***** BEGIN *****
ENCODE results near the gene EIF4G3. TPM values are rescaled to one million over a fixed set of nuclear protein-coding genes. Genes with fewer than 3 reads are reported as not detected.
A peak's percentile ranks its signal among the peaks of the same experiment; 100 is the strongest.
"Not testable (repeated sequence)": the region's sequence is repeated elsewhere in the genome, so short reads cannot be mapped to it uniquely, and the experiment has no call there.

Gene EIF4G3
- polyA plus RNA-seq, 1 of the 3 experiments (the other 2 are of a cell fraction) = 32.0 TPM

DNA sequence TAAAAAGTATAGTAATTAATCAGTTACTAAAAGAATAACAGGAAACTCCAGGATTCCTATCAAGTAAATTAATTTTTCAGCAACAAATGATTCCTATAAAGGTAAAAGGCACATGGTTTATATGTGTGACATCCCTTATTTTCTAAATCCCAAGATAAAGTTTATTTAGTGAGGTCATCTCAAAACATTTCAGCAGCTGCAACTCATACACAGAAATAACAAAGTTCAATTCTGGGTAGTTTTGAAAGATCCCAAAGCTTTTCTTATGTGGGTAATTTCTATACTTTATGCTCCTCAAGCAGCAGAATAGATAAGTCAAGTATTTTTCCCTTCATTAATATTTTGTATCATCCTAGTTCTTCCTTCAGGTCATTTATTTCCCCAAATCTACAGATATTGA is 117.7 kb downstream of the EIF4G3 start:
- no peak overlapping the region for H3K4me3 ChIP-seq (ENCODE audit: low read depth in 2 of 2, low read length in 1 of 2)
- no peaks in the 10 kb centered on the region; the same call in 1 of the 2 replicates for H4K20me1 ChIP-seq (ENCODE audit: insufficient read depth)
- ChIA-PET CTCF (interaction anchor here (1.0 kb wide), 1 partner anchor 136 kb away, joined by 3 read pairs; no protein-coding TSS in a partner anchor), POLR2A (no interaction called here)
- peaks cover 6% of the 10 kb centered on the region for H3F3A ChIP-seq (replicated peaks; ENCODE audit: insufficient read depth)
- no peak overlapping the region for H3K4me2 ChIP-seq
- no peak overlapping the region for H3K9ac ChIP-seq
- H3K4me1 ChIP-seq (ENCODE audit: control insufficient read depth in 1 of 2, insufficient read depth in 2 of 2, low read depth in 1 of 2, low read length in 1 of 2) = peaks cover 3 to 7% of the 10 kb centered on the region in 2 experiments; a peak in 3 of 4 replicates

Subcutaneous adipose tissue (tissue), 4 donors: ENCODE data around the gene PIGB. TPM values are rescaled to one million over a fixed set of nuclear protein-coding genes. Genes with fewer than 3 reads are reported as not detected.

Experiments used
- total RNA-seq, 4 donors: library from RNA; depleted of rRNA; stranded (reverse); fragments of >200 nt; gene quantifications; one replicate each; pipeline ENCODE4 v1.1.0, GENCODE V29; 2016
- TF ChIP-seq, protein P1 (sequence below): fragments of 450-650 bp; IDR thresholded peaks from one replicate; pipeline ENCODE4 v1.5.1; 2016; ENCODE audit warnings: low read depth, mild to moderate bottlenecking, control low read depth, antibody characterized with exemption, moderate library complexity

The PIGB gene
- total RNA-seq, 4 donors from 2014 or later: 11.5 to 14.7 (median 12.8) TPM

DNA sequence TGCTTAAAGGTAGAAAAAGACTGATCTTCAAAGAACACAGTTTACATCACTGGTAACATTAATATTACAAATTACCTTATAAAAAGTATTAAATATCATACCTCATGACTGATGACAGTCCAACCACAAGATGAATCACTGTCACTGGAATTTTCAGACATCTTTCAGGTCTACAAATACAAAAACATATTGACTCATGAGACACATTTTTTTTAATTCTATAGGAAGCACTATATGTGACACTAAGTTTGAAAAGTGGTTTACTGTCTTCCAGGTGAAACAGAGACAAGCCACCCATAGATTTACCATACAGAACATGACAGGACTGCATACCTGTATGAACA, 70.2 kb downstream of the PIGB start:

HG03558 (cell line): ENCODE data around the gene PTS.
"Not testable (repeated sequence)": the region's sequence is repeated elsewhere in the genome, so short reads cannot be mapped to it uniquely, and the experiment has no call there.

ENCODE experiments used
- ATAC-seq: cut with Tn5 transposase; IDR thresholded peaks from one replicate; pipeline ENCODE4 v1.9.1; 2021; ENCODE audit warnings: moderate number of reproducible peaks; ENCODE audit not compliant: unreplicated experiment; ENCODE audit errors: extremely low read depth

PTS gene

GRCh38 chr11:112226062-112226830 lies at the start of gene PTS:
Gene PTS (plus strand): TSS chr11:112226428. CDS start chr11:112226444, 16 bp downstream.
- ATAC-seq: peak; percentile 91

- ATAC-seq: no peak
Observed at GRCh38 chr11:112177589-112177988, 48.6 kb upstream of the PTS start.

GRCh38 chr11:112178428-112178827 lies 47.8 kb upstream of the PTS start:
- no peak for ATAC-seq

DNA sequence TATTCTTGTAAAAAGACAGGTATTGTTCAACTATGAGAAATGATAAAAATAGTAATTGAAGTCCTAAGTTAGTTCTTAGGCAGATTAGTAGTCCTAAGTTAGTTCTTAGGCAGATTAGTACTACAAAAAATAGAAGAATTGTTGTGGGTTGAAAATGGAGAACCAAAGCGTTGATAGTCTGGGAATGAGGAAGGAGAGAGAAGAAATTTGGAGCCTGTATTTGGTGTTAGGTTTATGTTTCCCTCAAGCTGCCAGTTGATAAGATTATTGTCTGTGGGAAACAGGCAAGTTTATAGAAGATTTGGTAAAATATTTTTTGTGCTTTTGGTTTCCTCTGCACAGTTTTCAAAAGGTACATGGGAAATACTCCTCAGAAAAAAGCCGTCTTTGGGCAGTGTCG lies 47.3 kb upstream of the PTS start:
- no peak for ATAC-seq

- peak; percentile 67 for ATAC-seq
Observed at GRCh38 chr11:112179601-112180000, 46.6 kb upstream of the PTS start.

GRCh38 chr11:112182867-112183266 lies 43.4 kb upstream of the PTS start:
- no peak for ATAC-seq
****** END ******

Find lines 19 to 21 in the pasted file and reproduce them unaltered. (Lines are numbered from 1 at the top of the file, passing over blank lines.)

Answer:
- total RNA-seq, 4 donors from 2014 or later: 11.5 to 14.7 (median 12.8) TPM

DNA sequence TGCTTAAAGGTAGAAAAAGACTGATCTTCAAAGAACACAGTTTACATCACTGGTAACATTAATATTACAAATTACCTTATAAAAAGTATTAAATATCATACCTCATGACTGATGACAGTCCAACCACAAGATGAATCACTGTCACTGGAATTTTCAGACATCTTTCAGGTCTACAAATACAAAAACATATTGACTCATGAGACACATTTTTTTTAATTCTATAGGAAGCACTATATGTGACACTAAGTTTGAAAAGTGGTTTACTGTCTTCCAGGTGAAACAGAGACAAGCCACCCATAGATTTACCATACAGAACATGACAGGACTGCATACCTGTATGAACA, 70.2 kb downstream of the PIGB start:

HG03558 (cell line): ENCODE data around the gene PTS.